“He just kills you,” Sackmaster said. “It’s such a load there. It is sometimes their best attack. It looks like they were just getting a 3 kick-out, a 3 kick-out, or an offensive rebound. You need to keep it away from the boards. It is their most dangerous unconventional offense. Take a hit. Sometimes they come in and other times Mike cleans up.

Guilford has a little big man

Led by all-conference guard/forward Malachi Johnson and Mekhi Dolby, Guilford tied Boylan and East for second place in the NIC-10 last year. It was the Vikings’ best result in 15 years. They had finished last in four of the previous 10 seasons, so it was a big leap forward for Guilford. But Guilford was not tall. The Vikings are still not. But Cinco Gary senior 6-3 played big on Tuesday. He had a team-high 15 points against East, doing all his damage in the paint.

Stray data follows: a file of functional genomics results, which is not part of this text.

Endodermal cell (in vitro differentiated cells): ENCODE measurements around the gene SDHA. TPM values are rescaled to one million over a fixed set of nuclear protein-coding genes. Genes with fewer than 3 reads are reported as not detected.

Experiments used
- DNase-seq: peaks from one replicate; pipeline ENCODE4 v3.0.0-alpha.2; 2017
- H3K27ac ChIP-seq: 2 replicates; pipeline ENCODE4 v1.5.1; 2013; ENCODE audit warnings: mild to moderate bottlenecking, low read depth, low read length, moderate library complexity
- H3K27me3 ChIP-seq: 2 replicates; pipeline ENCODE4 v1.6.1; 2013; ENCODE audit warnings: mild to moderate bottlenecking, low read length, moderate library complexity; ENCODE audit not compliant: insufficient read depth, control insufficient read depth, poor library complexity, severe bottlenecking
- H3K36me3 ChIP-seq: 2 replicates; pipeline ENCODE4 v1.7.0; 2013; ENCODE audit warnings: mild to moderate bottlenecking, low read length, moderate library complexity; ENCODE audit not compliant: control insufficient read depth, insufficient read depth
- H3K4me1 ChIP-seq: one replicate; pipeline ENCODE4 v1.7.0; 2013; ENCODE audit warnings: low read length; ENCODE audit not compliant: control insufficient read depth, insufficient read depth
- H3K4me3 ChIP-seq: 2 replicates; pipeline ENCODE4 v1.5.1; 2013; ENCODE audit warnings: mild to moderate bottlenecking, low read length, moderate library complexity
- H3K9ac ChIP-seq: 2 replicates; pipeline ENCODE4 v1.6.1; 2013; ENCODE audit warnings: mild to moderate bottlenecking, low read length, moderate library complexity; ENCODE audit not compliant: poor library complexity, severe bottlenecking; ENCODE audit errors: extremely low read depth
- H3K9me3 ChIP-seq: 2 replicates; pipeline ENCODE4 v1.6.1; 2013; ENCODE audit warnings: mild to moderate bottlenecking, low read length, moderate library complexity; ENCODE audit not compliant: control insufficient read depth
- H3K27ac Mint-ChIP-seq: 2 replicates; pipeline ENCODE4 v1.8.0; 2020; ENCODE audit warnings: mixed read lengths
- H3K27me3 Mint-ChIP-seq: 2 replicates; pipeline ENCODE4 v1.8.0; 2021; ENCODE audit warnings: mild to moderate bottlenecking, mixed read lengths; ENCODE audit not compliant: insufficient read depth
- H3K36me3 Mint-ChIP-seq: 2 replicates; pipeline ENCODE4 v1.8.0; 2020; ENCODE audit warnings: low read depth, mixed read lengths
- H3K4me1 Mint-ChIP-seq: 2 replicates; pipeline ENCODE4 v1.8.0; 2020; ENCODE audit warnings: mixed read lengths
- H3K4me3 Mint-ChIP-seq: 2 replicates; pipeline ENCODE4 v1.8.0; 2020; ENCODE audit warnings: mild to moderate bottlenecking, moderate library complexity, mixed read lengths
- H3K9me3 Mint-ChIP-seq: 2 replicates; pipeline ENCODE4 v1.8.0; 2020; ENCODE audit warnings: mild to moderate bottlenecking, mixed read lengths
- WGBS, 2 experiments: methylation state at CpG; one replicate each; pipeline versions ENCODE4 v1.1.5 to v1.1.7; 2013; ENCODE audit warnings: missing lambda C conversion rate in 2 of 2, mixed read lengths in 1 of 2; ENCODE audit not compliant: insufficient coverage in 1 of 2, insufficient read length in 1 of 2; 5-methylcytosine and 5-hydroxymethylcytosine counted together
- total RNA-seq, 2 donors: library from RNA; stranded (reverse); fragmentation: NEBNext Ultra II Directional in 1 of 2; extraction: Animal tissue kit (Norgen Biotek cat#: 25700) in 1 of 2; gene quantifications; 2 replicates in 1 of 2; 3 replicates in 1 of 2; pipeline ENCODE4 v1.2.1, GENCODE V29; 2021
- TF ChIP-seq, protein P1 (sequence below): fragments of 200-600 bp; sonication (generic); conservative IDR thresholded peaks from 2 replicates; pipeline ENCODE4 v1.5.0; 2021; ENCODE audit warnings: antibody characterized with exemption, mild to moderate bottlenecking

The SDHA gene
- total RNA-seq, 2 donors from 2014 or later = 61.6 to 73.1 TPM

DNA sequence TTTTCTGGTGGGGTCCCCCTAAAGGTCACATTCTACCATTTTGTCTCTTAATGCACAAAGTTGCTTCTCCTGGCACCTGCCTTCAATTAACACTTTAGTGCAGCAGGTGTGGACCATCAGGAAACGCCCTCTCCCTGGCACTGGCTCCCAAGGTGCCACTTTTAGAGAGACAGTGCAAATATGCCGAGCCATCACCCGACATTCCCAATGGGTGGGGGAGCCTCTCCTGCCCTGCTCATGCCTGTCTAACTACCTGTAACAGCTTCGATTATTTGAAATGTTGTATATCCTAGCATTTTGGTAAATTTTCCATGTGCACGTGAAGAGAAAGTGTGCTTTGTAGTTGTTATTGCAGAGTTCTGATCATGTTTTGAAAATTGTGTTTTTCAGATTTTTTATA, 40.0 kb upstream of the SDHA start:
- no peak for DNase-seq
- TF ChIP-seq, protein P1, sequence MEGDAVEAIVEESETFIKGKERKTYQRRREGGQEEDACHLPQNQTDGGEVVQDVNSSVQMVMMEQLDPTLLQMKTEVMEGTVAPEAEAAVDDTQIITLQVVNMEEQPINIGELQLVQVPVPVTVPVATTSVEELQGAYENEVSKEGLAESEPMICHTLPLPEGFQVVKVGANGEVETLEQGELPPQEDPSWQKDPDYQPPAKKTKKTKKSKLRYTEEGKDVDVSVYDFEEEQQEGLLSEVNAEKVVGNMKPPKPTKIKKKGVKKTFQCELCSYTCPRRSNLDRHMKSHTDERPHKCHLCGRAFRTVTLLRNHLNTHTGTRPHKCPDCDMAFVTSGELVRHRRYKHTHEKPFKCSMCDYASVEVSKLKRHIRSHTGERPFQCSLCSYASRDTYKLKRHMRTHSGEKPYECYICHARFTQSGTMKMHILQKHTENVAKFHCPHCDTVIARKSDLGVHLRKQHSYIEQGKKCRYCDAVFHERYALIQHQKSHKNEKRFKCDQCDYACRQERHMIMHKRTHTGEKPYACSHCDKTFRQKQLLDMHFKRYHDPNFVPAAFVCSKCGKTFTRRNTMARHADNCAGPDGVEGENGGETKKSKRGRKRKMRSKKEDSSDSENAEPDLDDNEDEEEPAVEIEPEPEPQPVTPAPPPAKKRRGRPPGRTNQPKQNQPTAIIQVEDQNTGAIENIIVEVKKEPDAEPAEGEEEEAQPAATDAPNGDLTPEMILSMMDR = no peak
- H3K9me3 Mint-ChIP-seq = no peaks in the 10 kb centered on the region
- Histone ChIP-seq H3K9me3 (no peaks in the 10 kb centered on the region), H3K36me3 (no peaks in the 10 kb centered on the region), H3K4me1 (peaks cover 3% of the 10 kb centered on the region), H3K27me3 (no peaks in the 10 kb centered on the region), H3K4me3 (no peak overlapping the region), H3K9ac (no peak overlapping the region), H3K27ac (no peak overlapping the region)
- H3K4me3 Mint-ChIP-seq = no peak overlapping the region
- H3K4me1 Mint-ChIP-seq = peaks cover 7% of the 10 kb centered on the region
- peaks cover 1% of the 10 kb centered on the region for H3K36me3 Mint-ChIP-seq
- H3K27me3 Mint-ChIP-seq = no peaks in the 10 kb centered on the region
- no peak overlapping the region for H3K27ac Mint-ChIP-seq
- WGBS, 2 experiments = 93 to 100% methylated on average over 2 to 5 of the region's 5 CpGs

“Cinco played well,” Guilford coach Chris Dixon said. “This is his third year at university. It’ll be good once we get him involved a bit more.

“We’re still struggling to get high, but it’s going to be a competitive conference. East and Auburn know we’re knocking on the door. They know we’re right there.

And Cinco Gary knows he will have to continue to play big on defense as well.

“We have to keep the guys out of the paint,” Gary said.

Defense issues

East was thrilled with his defense on Tuesday. Auburn not so much.

“We preach defense,” East’s Hoarde said. “The defense facilitates the attack. We were led by the defense.

Although it was Auburn’s offense that stalled in the second half against East, it was the defense that bothered Ott the most.

“For a defensive team, we struggle to keep the ball and we don’t finish possessions with boxouts,” Ott said. “It hurt us. We had a double-digit lead for most of the game and we managed to squander it because we don’t stop the ball and they had second and third chances because we didn’t box.